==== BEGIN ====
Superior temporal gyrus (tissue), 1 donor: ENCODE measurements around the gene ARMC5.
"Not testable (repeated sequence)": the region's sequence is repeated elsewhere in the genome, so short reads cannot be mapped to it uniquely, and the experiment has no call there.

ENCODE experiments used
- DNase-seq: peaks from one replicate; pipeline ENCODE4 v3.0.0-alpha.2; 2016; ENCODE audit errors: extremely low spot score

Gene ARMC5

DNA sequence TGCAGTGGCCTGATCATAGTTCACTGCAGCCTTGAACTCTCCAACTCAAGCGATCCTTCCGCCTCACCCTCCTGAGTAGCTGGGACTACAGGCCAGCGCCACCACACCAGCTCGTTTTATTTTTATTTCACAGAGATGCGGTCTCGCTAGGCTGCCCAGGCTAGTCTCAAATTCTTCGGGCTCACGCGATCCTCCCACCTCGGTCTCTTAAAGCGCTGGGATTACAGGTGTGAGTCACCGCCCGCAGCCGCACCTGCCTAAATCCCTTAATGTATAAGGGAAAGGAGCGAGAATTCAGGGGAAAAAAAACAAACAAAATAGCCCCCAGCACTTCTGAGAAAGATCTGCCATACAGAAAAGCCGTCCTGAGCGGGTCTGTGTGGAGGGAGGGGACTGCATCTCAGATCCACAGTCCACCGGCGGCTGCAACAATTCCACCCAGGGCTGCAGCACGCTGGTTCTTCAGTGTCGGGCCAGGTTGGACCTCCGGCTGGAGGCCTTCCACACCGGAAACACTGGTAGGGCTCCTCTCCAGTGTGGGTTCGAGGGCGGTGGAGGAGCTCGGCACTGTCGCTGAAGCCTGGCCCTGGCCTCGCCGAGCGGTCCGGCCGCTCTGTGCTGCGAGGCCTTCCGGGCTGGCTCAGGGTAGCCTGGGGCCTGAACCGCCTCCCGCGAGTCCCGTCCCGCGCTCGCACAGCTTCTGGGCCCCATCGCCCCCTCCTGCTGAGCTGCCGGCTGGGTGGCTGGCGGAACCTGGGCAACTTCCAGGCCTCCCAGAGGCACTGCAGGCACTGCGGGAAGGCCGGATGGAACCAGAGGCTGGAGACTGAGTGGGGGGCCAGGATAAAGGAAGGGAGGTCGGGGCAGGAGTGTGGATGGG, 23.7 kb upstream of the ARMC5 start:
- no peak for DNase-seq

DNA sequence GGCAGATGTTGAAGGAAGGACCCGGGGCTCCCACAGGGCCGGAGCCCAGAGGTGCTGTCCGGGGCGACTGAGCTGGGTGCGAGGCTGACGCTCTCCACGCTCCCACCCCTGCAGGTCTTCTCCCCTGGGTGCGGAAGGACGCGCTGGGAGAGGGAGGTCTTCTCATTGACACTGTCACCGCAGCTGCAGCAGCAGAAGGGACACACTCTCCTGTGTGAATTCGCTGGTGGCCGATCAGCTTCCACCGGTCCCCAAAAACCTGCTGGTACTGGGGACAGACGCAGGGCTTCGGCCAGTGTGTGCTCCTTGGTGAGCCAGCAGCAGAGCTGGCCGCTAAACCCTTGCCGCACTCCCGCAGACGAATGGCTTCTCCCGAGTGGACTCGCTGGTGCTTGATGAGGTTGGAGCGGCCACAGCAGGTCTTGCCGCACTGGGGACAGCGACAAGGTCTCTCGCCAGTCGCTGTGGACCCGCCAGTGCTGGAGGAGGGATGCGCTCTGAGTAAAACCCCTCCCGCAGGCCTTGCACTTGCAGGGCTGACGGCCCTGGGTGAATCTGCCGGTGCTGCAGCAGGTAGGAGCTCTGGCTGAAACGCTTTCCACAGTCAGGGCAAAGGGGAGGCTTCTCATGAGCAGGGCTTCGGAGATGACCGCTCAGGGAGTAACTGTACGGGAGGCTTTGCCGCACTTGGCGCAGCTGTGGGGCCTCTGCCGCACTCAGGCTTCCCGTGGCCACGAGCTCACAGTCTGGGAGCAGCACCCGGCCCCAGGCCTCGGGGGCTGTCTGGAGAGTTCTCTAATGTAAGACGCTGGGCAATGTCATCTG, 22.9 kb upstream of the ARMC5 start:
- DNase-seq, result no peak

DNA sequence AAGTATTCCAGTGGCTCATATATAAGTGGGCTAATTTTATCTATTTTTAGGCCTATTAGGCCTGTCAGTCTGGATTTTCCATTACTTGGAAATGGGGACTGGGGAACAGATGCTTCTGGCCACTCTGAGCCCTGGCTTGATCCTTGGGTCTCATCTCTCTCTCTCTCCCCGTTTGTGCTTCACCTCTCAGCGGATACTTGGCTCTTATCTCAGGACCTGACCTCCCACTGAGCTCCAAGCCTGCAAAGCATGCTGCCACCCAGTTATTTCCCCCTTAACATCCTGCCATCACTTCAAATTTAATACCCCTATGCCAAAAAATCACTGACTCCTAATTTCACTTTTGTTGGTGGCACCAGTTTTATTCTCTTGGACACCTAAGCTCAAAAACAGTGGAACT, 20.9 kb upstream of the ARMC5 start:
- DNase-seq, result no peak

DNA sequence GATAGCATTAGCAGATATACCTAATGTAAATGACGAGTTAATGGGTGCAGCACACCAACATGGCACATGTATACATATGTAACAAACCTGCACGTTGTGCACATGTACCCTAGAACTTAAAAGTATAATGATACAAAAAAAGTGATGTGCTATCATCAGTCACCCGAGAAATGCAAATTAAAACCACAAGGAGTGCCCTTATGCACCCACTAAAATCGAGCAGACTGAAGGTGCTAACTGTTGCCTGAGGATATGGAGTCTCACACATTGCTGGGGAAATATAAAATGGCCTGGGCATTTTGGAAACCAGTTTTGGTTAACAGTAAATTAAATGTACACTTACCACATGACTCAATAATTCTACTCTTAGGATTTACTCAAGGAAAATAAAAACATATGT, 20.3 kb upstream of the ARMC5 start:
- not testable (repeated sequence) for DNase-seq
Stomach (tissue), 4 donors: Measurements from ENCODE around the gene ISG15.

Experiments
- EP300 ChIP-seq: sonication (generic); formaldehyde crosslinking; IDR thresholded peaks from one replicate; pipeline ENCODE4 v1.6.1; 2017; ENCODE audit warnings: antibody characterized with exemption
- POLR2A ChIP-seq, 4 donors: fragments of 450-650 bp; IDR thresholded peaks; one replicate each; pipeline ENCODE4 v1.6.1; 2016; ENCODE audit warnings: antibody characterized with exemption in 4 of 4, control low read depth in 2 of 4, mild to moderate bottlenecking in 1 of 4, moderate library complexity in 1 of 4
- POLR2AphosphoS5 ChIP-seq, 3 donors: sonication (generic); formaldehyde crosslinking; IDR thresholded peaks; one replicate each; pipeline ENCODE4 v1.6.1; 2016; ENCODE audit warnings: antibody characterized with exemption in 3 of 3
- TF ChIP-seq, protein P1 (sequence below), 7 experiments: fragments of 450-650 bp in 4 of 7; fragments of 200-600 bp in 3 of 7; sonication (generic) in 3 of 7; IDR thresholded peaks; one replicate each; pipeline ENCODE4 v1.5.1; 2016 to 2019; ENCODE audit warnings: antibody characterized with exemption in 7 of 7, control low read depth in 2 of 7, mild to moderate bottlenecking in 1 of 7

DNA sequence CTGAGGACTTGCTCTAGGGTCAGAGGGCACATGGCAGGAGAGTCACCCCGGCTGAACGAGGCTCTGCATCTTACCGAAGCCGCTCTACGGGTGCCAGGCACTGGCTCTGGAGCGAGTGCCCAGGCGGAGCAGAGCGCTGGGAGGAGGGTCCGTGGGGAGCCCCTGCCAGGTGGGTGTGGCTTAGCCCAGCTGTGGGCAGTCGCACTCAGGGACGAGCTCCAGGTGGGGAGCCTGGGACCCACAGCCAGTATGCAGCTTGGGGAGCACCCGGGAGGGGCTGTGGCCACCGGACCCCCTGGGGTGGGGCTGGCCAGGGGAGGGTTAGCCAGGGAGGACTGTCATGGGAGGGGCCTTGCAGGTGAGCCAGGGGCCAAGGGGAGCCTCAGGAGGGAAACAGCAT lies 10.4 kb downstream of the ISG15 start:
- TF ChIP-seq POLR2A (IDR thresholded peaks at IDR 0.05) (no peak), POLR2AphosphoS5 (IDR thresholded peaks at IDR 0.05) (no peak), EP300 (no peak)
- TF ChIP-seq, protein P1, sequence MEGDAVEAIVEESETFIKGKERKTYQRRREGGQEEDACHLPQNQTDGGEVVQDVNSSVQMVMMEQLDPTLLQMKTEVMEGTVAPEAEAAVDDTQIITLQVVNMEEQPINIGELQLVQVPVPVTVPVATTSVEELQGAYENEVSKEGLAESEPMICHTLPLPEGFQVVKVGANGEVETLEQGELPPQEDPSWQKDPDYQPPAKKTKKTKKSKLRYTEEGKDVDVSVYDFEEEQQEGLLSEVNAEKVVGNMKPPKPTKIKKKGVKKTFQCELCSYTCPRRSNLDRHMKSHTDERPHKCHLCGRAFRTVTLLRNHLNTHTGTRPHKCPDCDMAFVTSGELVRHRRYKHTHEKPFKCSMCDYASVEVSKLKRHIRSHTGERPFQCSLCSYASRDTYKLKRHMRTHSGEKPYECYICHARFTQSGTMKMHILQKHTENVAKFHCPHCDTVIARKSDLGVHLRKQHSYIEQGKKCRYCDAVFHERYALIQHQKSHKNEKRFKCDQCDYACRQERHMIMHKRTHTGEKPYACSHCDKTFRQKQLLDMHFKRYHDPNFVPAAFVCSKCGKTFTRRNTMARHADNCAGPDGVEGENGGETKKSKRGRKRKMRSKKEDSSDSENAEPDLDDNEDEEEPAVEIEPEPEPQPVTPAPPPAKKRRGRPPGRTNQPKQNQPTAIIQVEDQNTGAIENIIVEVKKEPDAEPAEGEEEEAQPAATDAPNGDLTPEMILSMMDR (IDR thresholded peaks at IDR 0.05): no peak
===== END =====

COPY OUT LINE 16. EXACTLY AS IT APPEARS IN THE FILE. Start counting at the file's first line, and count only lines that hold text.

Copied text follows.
- EP300 ChIP-seq: sonication (generic); formaldehyde crosslinking; IDR thresholded peaks from one replicate; pipeline ENCODE4 v1.6.1; 2017; ENCODE audit warnings: antibody characterized with exemption